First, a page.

The following feature appears in the June/July 2016 issue of NYLON.
Fadia Kader wouldn’t be here if it wasn’t for Shonda Rhimes. “This is rare for me,” says the 33-year-old senior music partnership manager at Twitter. “I don’t like being on camera. I get nervous.” Planted on a couch in a small photo studio in SoHo, New York, wearing a cozy black tunic, she’s nevertheless embracing the blinding lights. “I used to say no to things that required me to be in a public platform. Then I read Shonda’s book Year of Yes, and I was like, ‘This is gonna be my year of yes.’”
As one of Twitter Music’s crucial liaisons for hip-hop and R&B, Kader herself is cautious about oversharing. The ability to thrive as a quiet force is what makes her admirable. “In the times that I do give something of myself on social media, I give something authentic,” says Kader. “I’m not that flashy person. I feel like that’s worked against me, but ultimately, I’m fine with that. I keep to myself, but I get shit done.”
Her main duties include overseeing album reveals, live streams, and Q&A sessions with the likes of John Legend, DJ Khaled, and Pusha T. “My role is to connect the dots between the music industry talent and Twitter as a platform.”
Had the cards fallen differently, Kader might’ve landed in culinary school. Before applying for a position at Twitter, she’d settled on leaving her post as director of brand partnerships and strategic marketing at the iconic Def Jam Records to pursue her passion for cooking. “I’m grateful for my job, but I was never a record industry girl. I’m an underground darling,” she explains.
Born in Kuwait and raised between Amman, Jordan, and Tennessee and Atlanta in the U.S., Kader is the youngest of seven siblings. Her mother passed away when she was little and her siblings took turns caring for her when she was growing up, and she moved often. “I never felt secure in one place and that’s translated into my career,” she says. At 22, working in fashion, she helped run boutiques for Big Boi’s wife and best friend, as well as Bow Wow’s mom. Despite having no managerial experience, Kader jumped at the chance to manage a local rap duo. “I like to be challenged, so I was like, ‘Yeah,’” she says. “I had to learn how to be their publicist, their agent, how to book their shows.”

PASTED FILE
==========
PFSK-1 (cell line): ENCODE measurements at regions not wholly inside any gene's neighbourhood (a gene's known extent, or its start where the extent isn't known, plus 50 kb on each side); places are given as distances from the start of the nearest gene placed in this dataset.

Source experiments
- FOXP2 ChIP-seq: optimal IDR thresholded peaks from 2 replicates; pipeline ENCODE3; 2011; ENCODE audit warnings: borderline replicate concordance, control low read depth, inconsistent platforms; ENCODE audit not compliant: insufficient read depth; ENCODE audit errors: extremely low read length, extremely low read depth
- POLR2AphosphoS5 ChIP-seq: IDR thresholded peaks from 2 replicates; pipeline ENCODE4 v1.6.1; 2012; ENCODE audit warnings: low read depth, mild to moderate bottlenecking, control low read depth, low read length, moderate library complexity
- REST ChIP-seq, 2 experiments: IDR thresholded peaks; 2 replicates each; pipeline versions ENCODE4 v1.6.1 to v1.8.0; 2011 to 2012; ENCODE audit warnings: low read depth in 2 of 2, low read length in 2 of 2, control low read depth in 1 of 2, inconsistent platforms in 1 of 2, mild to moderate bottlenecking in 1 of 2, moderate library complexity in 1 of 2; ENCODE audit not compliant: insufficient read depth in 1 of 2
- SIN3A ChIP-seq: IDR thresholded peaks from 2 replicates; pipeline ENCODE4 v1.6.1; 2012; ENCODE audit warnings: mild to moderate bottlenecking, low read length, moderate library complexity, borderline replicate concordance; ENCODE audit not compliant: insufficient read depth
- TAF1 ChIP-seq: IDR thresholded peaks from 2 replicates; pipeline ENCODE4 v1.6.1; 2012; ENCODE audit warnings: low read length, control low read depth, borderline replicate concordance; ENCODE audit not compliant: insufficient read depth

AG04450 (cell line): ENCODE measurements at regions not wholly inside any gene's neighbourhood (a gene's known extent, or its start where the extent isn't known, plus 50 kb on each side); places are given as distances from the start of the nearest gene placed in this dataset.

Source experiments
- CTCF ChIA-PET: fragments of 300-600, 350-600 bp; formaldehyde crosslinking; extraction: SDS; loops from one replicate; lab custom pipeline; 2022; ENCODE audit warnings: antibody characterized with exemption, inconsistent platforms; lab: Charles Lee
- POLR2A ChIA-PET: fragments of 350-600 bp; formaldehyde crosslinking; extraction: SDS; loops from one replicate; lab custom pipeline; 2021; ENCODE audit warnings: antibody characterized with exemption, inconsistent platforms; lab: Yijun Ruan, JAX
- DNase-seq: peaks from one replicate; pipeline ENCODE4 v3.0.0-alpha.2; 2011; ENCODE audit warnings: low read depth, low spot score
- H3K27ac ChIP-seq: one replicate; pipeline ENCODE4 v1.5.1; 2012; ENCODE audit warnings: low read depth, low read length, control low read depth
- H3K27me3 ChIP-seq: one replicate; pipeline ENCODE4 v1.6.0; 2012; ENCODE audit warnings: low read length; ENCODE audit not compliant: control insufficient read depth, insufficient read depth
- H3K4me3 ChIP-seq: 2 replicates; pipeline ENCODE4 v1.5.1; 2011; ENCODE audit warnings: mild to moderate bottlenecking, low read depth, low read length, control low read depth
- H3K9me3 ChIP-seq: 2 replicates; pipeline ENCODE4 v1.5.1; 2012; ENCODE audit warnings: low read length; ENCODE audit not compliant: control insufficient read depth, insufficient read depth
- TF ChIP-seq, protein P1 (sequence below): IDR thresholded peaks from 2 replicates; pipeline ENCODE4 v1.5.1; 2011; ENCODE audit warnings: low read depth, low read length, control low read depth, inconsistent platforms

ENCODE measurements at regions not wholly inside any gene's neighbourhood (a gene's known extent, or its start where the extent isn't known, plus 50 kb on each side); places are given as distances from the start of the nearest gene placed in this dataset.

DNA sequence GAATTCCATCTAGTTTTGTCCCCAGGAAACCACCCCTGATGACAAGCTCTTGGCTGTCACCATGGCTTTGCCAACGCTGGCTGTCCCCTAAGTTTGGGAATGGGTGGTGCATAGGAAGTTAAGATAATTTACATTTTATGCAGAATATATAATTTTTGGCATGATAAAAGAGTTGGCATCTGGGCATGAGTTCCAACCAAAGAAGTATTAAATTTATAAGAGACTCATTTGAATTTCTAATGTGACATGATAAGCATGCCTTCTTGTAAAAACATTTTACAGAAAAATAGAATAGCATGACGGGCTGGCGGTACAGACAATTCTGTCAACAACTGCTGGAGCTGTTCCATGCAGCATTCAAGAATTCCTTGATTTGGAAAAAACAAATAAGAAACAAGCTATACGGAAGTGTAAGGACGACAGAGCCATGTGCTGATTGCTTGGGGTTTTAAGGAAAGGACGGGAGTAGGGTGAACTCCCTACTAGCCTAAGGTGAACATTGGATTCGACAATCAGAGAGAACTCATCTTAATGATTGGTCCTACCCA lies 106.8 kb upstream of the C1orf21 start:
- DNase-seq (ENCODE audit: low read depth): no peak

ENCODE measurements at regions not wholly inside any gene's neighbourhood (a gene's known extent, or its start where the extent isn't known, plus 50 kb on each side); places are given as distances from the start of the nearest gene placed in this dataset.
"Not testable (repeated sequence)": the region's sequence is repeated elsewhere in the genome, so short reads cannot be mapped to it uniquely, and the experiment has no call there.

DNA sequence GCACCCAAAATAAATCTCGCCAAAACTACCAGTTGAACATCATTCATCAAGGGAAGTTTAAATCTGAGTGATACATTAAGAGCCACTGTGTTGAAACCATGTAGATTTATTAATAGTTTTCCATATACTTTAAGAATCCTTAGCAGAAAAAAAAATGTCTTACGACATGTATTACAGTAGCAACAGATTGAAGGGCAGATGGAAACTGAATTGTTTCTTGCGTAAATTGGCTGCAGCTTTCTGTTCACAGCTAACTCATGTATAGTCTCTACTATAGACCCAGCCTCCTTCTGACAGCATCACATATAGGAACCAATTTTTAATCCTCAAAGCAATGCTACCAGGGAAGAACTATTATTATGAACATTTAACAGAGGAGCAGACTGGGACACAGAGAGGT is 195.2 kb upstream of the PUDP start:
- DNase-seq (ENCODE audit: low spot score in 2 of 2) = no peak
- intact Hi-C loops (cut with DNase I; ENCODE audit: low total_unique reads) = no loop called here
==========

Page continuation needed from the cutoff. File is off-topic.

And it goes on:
While her path to Twitter sounds enviable, Kader has a classic New York story. In 2007, she moved to the city from Atlanta with $75. “I had sold my car for $5,000, but the night before I was leaving [and the buyer was going to come to pick it up], I put my wallet on top of the trunk while pumping gas and then drove away. The wallet fell off in the middle of the road.” Though being broke wasn’t part of the plan, she adapted. “Thank God my friend let me stay with her and I had a job, but those first two weeks were intense.”
A career in music has come naturally, if stressfully, for Kader, a vinyl fanatic whose bookshelves are stacked with records. Explaining how she got here is the hard part. “Young women come to me, like, ‘How can I go about your career path?’” she says. “It’s hard ’cause it just flowed. I trusted my instinct. I said I’m gonna sacrifice everything and be broke as shit, but I’m gonna learn.”
Click through the gallery to read the rest of the feature.
Crawfish Shack in Atlanta. They have the best lobster and crab legs.
I’m a straight whiskey and bourbon girl. And Mezcal. No vodka.
I’m such a ’90s kid—flannel, black on black, denim, army fatigues, combat boots. I’ve dressed the same since I was, like, 11. My So-Called Life—that’s me all day.
Bobbi Brown’s Parisian Red lipstick is the best.
Bosco and Speakerfoxxx. They’re amazing. Bosco is a singer and Speakerfoxxx is a DJ. It’s turn-up music and it has that Atlanta vibe.
Browsing Pigeons & Planes is my go-to for music. I find a lot of cooking inspiration on Pinterest. I also like Baller Alert and The Shade Room.
I subscribe to Lucky Peach, Fast Company, and Harvard Business Review. I’m also reading Arianna Huffington’s Thrive and it’s really motivating.
I want to see Cuba. And Japan—it’s an epicenter of all things. I’ll probably be overstimulated, but I’m so ready for it.
I’m always buying stuff for my kitchen. I have every spice, appliance, and utensil, and I collect vintage cookbooks.
Where I am today is because of telling myself, “Fadia, protect your magic.” It turned into this street art movement of self-love and motivation that’s now all over the world.